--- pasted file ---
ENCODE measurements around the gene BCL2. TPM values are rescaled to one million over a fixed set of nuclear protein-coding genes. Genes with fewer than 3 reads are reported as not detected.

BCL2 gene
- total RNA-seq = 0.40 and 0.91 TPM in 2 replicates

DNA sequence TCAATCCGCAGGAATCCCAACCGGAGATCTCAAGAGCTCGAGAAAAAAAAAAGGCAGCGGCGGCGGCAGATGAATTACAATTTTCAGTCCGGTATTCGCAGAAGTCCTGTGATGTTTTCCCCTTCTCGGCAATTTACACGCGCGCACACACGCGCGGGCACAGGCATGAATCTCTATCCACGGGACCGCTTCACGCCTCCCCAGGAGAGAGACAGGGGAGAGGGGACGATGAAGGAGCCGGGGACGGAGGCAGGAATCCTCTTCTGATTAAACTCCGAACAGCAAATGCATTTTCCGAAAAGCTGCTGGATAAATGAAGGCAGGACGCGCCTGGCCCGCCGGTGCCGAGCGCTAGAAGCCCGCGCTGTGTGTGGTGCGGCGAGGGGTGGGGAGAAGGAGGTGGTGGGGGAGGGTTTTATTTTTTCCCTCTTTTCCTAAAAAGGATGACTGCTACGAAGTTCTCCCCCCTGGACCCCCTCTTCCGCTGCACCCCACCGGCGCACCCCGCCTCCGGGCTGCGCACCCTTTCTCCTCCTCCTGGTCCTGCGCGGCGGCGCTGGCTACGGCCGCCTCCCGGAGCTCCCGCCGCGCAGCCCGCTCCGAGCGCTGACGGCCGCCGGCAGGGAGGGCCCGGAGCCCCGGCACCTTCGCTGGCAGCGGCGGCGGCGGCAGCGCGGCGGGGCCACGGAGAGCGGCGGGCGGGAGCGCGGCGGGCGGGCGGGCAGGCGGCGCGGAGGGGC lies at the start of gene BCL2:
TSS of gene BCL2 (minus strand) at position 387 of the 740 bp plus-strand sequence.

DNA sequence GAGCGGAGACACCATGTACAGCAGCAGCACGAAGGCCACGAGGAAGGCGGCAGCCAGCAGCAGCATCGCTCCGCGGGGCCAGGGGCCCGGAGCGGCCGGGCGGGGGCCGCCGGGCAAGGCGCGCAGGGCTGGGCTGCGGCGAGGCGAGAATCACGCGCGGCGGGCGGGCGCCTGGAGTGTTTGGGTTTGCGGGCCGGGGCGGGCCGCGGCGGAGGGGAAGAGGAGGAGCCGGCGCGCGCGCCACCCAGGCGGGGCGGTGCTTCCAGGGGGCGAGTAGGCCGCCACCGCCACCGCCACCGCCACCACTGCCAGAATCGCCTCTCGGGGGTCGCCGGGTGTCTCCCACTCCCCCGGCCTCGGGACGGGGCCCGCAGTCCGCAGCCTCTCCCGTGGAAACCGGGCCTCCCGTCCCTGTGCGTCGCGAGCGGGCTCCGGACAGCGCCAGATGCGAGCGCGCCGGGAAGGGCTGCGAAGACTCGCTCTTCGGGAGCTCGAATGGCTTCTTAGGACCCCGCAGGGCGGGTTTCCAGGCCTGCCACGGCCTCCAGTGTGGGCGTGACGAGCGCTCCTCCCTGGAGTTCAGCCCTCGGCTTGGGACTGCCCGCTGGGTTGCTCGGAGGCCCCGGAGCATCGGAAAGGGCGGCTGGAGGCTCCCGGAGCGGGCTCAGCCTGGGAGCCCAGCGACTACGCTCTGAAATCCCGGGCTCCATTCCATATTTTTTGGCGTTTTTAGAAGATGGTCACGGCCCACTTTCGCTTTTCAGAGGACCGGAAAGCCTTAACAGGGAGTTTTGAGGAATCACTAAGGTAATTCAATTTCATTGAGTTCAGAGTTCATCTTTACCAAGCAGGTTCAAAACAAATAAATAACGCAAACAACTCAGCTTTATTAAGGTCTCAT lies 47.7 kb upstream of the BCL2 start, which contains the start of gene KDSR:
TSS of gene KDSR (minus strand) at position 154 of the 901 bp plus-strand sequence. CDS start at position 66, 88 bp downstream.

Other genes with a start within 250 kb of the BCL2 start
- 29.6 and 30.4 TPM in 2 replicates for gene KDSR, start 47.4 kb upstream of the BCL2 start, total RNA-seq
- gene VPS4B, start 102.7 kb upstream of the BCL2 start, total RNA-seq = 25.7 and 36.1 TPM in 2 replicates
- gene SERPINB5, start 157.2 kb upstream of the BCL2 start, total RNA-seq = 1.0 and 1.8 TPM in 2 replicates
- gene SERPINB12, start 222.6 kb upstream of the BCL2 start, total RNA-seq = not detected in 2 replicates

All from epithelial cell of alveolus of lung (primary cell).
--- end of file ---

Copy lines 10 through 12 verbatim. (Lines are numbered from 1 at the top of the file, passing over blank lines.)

- gene VPS4B, start 102.7 kb upstream of the BCL2 start, total RNA-seq = 25.7 and 36.1 TPM in 2 replicates
- gene SERPINB5, start 157.2 kb upstream of the BCL2 start, total RNA-seq = 1.0 and 1.8 TPM in 2 replicates
- gene SERPINB12, start 222.6 kb upstream of the BCL2 start, total RNA-seq = not detected in 2 replicates